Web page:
And yes: in part the university spends money on its facilities because it genuinely values its teachers, its students, and the life of the mind. But I've gotten more cynical as I've gotten older, and as I've begun to compare the gloss of the new facilities and their insane expense with the old facilities (not to mention when I compare these expenditures with the way the university treats its workers--but that's a whole 'nother post), it's hard not to feel that there's an excessiveness there that's all about trading on the school's name and reputation and constructing a movie-set version of the college experience, the better to reel in well-heeled suburban students who might be scared off if the campus didn't match their Dead Poets' Society fantasies.

But laying all the variables aside, and if it were just a matter of the facilities--wouldn't I myself rather teach in a room like the one pictured in my first photo?

Of course. But that doesn't mean that I'm not a little disgusted with myself for it.

link | posted by La Lecturess at 3:06 PM |


Anonymous What Now? commented at 5:26 PM~  

Such an interesting discussion this has been. On a slightly related note: A professor we both know at INRU once told me that she always felt that students really started to take her seriously when they came to her office. This office is incredibly gorgeous, much like the classrooms you describe, and apparently students would quite obviously react with "Whoah, I guess you must be pretty important after all to have such an office!"

When she told me this, I no doubt reacted not as she'd anticipated, but of course it immediately made me think of my own dismal, tiny, window-less, cinder-block office. Students often react to St. Martyr's professors with something approaching pity when they first see the offices. I've had students actually say, "It's terrible that they put you down here. Why are you treated like this?" Quite a different reaction than from the INRU students!

What would be interesting to know is to what extent the difference in professors' offices changes the dynamics of professor-student relationships. My gut sense is that, after the initial assessment of the office wears off, not at all, but it would be interesting to know more about this.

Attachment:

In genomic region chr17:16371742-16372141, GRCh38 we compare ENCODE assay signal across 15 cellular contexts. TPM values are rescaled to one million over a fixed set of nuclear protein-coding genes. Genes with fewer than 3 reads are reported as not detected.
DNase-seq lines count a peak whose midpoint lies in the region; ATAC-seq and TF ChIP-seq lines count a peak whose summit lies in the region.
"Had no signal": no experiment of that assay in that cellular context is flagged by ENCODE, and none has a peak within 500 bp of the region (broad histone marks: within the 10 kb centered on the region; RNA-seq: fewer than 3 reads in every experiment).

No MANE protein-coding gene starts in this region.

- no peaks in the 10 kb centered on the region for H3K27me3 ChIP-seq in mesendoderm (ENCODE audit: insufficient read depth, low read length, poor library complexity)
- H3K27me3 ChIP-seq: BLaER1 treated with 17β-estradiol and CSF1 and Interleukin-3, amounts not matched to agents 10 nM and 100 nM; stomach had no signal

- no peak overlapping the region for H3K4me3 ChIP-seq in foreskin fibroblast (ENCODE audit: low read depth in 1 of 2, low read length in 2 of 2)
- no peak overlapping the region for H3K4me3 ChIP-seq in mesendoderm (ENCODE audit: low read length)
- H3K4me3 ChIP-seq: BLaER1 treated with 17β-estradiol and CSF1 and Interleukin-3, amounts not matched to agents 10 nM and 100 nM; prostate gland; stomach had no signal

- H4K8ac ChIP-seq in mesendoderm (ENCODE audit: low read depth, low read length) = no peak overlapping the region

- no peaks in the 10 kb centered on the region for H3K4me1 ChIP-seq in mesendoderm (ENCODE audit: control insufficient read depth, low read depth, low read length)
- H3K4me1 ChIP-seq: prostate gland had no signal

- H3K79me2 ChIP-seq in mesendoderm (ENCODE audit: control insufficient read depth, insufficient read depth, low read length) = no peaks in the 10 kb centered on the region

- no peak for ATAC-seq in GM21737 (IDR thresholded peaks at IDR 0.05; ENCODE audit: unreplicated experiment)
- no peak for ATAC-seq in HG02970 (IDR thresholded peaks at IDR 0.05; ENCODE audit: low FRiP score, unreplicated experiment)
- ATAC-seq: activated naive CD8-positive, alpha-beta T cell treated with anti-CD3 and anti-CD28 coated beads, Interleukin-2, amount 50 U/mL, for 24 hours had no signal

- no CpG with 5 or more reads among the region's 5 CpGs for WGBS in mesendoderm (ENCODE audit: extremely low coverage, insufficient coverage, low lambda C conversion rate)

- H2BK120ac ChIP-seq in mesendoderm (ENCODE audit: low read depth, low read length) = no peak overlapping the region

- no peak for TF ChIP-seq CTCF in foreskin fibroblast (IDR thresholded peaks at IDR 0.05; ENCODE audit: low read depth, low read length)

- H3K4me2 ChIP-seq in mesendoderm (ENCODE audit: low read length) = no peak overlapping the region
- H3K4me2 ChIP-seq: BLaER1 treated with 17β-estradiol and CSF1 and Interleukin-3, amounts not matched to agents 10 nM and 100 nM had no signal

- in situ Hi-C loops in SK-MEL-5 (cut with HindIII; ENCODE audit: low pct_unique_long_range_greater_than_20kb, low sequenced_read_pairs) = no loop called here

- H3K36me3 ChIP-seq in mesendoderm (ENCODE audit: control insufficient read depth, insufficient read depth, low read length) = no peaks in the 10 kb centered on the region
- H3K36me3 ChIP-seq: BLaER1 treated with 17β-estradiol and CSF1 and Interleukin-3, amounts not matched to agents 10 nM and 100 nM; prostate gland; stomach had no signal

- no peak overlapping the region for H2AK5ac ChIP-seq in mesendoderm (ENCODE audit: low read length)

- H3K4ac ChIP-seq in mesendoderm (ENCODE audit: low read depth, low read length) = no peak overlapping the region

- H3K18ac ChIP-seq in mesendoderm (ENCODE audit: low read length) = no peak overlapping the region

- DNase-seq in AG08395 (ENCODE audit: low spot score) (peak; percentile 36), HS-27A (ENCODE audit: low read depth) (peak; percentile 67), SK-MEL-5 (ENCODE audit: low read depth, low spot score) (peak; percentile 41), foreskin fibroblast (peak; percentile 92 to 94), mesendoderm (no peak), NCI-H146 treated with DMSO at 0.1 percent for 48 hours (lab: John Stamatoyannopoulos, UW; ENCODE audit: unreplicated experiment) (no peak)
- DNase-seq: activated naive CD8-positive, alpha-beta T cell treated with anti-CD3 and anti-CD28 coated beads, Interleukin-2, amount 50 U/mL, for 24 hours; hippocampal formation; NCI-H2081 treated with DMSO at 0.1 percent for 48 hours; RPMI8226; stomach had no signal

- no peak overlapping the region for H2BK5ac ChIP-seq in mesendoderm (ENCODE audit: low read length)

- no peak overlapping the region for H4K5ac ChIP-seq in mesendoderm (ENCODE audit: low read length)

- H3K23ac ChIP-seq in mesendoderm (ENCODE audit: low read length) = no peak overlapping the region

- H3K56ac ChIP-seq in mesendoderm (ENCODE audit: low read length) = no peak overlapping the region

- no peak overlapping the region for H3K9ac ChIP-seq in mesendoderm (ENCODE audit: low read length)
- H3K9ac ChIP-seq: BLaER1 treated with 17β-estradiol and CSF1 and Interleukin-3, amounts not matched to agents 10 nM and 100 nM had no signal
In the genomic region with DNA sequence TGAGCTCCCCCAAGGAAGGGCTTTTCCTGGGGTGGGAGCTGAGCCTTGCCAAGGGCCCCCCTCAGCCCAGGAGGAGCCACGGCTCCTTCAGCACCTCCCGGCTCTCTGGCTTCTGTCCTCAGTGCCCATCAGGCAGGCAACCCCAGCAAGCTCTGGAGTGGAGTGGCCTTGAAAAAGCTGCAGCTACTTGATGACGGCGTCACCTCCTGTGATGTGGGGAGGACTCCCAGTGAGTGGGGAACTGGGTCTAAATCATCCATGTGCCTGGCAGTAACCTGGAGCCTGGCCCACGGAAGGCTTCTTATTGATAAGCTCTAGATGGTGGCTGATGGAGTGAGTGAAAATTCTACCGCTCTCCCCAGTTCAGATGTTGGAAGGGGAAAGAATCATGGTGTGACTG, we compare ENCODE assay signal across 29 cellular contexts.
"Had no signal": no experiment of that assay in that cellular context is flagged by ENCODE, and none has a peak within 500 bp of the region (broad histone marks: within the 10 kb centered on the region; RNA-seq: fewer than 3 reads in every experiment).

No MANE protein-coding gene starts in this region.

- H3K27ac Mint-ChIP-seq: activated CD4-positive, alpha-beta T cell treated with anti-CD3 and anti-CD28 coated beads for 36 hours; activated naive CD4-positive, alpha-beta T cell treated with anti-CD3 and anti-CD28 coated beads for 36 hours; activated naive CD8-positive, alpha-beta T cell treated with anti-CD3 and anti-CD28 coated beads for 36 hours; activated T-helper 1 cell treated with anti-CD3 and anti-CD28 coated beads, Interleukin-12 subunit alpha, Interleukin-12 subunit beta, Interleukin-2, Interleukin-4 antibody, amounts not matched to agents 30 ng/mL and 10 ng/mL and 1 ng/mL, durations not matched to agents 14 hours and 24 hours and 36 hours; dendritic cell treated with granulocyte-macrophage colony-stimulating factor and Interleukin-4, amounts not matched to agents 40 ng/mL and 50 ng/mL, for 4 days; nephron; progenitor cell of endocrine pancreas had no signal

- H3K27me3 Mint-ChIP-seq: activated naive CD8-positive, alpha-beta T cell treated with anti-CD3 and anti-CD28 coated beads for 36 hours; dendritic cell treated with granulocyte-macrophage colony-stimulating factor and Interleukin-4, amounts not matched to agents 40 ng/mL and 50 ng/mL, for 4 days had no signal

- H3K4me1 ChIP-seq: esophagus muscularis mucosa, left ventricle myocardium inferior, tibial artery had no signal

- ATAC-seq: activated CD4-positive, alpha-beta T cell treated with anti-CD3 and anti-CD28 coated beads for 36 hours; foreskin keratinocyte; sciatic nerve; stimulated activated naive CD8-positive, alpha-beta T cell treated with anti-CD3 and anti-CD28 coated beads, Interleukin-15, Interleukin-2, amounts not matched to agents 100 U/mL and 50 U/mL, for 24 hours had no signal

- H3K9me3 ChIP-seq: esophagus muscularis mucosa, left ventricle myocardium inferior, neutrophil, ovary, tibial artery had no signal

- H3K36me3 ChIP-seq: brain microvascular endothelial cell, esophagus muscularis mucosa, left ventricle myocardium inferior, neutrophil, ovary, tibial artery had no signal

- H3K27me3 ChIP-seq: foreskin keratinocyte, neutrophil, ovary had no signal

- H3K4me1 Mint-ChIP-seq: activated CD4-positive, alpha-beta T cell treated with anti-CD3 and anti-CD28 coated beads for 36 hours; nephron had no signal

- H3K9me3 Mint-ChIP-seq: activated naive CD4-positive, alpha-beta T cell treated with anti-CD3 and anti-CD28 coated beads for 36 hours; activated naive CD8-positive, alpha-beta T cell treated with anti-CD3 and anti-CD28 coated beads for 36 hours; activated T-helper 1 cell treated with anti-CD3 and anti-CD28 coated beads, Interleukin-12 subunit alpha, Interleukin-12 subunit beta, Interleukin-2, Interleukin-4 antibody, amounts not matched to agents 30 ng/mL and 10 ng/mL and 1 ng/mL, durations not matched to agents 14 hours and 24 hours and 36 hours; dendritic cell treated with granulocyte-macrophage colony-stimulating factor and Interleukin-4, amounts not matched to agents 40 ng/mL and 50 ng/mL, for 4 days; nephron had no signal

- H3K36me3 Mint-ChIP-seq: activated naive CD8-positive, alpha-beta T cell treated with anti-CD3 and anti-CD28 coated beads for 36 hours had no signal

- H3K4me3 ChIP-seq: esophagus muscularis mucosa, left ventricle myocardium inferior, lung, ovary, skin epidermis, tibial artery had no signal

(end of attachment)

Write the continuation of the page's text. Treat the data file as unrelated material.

Blogger Inside the Philosophy Factory commented at 1:24 AM~  

I've noticed a difference between my office which has no window and had crappy furniture and my current office with a floor to ceiling window and nice furnitre..

I've also noticed a difference in student attitude between the classrooms I teach in on the same campus. One room is spacious with comfortable tables and chairs. The other holds the same number of students in 2/3 the space, with those nasty tablet chairs etc... My students in the big room take their work more seriously and we have better class discussions. In the small room it is like I'm on TV -- and they are one mass of humanity. It is sad.

Blogger La Lecturess commented at 12:30 PM~  

Ooh, I hadn't even considered the office question--these are both great observations. My own office at Big Urban is pretty ugly, but all the offices in that large, hideously 1960s building are ugly (GWB, upon seeing them, said, "no offense, but BUU has the most ghetto offices I've ever seen"). The t-t faculty are often able to do very nice things with them--paint, lay down nice rugs, bring in their own furniture--but they're still small, oddly-shaped, and with what appear to be concrete walls and industrial flooring.

What's funny to me is that several of my students have actually told me how NICE my office is. Why? Well, I'm on a very high floor and I have a stunning view of the downtown city skyline just a couple of miles off (even though one of the windows through which this stunning skyline appears has a permanently broken set of blinds encased in it).

Also, apparently the history department has even uglier offices.